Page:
Some of the most tragic deck accidents occur because of the failure of the deck-to-house connection.
This is one area of code that is changing quite literally as we speak, and they are getting serious. Lateral and various dynamic loads can easily cause a deck to want to “pull away” from the house. As we learned in the blog post about railings and band-joists, nails don’t to a whole heck of a lot in resisting those forces. Screws, of course, are somewhat better, (depending on your choice of screw, which I want to also cover soon in a future blog). However, the ability of a nail to resist pullout forces is limited, especially into endgrain as it is here with a bandjoist-to-floor-joist connection.
Of course, through bolting is pretty good usually, but in this case they are finding examples of ledgers through-bolted to the house band-joist, that fail because the band-joist actually pulls away from the floor joists, as though the sheathing wasn’t even there. This is a situation similar to the problem we discussed in our previous post about railing connections. Using a longer structural screw such as the Ledger-lok or Timber-lok screw into the floor joists could work better, but you risk splitting and damaging the end-grain of the joists if you miss or hit a knot.
Once again, as in our previous post, the DTT2Z Hold-down is a Horizontal application that will create a solid Deck-to-House Lateral Load Connection. Two of these hold-downs per length of band joist will ensure a solid connection that will effectively sandwich the band-joist and deck ledger, between the deck joist system and the house floor joist system.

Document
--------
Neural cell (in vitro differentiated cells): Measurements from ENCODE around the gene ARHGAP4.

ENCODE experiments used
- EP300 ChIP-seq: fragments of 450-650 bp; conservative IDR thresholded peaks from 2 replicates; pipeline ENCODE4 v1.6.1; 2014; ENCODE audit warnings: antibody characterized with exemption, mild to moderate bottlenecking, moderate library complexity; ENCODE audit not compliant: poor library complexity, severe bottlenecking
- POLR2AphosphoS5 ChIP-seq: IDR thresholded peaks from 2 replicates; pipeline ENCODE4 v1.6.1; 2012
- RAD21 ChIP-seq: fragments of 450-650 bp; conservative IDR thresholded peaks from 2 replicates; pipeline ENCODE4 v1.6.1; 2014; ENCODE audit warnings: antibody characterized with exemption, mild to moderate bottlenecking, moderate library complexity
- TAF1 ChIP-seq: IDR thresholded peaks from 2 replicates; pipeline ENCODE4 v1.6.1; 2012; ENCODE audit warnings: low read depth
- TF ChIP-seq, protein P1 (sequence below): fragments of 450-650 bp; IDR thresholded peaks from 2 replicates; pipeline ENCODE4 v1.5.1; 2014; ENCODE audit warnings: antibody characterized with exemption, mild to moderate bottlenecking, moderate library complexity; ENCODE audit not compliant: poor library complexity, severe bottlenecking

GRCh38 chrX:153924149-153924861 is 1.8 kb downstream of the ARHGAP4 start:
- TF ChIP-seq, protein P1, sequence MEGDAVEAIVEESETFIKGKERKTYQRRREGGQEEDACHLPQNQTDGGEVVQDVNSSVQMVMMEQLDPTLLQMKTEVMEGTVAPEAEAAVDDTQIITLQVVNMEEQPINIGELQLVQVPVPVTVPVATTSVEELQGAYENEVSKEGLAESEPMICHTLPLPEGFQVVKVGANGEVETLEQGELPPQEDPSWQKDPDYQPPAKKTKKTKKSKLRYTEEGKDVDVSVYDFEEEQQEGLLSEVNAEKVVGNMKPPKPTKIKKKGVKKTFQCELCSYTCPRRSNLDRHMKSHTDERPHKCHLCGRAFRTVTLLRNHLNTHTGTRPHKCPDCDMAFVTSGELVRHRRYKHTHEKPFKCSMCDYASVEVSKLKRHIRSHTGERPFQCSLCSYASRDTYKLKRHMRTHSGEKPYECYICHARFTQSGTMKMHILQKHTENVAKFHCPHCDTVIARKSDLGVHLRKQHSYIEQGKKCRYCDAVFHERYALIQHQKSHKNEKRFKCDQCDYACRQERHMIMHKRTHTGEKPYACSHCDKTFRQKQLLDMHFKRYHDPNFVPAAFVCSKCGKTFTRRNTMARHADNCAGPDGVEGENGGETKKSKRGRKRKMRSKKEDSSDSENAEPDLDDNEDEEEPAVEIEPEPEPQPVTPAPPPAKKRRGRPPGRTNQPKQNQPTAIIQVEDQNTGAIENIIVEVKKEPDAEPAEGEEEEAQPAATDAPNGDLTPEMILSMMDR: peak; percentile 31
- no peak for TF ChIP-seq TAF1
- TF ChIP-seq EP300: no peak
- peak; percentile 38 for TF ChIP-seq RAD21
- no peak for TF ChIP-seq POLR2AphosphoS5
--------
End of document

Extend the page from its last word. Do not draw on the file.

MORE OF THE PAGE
These hold-downs are derived from the hardware used to hold houses to foundations in seismic zones, and are fairly painless to install.
Remember, these failures have the potential to do the most damage. In 1995, over 100 people were injured when a deck collapsed at a Grateful Dead after-party in Wisconsin.
Tom, in our office, tells of a professor he had who told him one time, (perhaps more than one time actually) that when a Doctor makes a mistake, usually there is one victim. When an engineer/designer/carpenter makes a mistake, there could be a hundred casualties, so it behooves us to be extra vigilant and to make Safety our #1 design parameter.
If you are considering building a deck soon, or are interested in making sure your existing deck is up to par, call us at Nolan Engineering. We offer inspection, design and engineering services that will let you rest assured your deck is safe.